Children from Belarus affected by the Chernobyl nuclear disaster arrive in Cork for a holiday with Irish families.
120 children arrive in Cork city to music from Saint Mary’s Pipe Band and a salute from the Scouts. The children are here to spend a month on a holiday with Irish families organised by the Campaign for Nuclear Disarmament (CND) and the Cork Youth Association. Fresh air, fun and new experiences will provide a welcome respite from living with the effects of illness caused by nuclear fallout. As this host mother says,
The beach, crab fishing and just plain childish things. Children are great for communicating.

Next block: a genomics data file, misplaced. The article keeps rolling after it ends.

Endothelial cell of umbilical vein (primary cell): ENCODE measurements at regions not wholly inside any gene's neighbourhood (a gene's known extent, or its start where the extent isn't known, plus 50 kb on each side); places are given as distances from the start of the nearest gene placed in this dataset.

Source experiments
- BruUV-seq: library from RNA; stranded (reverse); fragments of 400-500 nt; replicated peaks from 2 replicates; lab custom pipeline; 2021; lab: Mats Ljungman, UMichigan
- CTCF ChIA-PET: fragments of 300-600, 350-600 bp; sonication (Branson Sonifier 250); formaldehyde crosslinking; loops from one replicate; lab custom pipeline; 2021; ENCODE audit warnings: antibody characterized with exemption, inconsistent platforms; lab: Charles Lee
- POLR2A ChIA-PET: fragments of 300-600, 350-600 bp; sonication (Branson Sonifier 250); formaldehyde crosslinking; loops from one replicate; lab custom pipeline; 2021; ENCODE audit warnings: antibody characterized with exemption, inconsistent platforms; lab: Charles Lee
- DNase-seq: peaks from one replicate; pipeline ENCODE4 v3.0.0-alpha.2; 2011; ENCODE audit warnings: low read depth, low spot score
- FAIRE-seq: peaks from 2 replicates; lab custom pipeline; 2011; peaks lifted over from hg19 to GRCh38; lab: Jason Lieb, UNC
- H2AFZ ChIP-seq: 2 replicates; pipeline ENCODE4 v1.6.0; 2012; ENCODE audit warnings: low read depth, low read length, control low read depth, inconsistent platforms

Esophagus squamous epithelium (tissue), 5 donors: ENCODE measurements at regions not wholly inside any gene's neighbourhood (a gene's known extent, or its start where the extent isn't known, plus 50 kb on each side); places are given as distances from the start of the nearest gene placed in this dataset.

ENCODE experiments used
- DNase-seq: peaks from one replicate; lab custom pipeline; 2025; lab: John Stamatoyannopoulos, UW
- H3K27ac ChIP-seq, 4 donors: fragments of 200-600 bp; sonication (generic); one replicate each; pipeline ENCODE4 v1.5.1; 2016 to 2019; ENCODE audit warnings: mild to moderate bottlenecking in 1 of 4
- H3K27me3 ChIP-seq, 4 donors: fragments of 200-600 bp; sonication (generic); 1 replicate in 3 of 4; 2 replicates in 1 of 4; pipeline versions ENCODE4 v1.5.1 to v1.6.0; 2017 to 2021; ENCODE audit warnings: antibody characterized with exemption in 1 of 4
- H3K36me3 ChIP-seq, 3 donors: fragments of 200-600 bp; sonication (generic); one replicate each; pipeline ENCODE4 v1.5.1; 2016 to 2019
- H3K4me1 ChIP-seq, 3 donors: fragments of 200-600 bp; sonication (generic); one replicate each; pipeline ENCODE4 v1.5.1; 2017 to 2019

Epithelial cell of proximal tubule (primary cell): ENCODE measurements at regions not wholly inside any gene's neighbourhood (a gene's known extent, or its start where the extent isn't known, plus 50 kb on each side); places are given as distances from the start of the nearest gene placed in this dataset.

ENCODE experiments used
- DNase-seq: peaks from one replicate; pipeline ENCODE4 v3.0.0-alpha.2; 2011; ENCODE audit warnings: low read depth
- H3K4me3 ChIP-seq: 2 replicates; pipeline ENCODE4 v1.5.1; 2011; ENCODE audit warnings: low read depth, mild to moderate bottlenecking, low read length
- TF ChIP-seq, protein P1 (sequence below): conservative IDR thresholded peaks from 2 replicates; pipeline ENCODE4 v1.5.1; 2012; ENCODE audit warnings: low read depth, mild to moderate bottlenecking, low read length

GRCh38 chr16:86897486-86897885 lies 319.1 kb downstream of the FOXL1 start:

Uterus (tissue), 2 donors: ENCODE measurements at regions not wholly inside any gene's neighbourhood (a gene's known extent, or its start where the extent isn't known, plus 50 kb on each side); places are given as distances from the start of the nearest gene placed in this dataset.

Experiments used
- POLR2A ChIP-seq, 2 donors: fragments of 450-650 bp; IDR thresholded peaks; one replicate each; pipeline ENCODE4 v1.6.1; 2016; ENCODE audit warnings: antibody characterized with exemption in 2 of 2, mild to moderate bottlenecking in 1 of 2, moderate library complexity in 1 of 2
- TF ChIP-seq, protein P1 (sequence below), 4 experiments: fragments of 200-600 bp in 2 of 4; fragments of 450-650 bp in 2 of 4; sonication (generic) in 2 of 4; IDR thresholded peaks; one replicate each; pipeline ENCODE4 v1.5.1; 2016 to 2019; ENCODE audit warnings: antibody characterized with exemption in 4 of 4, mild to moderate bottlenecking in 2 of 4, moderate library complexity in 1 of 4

Ireland is a beacon of hope for these children, as Elena Dmitrieva from Belarus explains,
These children came from the most contaminated areas, that’s why they’re so seriously ill. And if compare the results of Hiroshima and Chernobyl, it means that one Chernobyl, it’s ten Hiroshimas.
The worst disaster in the history of nuclear power generation occurred on 25 – 26 April 1986 at the Chernobyl nuclear power station in Ukraine, which at that time was part of the Soviet Union. Neighbouring Belarus was the most badly affected region, with many children going on to develop childhood cancers such as leukaemia.
An RTÉ News report broadcast on 28 June 1993. The reporter is Tom MacSweeney.